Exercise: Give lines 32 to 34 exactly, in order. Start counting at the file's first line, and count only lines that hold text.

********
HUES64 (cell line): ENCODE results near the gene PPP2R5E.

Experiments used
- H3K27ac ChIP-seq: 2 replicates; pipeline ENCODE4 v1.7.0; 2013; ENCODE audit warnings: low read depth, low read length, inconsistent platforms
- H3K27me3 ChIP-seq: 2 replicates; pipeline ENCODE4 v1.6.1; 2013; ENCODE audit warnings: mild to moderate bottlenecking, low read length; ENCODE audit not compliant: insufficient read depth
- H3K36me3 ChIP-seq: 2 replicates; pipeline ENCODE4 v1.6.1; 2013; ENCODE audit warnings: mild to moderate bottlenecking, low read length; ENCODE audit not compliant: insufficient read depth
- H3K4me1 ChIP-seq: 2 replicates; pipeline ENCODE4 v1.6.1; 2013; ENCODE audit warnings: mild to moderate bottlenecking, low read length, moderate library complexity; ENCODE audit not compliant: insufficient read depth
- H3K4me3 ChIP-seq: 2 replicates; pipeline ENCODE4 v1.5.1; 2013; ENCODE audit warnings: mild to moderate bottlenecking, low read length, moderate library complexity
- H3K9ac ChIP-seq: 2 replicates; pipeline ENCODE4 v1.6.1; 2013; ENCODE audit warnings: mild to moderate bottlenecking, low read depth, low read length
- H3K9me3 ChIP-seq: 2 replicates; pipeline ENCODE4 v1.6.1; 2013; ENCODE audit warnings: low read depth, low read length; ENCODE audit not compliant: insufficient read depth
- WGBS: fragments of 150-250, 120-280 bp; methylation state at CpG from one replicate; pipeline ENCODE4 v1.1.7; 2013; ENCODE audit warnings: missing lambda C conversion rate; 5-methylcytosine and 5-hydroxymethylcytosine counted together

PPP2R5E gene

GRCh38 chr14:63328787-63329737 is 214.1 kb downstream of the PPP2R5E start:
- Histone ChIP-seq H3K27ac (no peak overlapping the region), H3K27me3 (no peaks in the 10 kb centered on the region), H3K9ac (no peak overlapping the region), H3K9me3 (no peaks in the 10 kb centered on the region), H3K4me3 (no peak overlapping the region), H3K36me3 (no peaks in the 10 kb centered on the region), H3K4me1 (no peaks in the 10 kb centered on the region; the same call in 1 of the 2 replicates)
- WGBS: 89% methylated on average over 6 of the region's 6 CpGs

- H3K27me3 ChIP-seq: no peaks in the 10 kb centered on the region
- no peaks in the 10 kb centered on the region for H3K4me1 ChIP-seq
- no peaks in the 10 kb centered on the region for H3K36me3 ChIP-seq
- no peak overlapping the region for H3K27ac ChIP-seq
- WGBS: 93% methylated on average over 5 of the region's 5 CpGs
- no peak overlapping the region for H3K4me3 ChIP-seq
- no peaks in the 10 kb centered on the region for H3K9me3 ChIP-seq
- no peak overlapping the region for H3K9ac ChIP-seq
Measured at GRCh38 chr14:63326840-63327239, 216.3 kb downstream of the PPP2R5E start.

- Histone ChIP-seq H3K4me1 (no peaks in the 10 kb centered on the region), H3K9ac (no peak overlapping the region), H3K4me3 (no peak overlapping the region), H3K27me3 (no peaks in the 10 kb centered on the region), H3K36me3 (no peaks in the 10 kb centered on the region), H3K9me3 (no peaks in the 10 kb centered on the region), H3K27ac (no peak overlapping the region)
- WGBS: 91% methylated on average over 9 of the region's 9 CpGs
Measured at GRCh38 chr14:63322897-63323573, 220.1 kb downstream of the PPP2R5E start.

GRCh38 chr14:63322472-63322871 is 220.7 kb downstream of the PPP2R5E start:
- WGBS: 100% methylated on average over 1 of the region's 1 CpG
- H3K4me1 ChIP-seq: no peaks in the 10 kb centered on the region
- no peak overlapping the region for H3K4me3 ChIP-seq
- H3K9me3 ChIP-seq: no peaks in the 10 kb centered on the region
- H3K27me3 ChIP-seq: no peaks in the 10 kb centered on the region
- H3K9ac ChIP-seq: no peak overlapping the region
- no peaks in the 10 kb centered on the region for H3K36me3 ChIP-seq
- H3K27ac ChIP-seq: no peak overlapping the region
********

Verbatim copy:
- H3K27me3 ChIP-seq: no peaks in the 10 kb centered on the region
- H3K9ac ChIP-seq: no peak overlapping the region
- no peaks in the 10 kb centered on the region for H3K36me3 ChIP-seq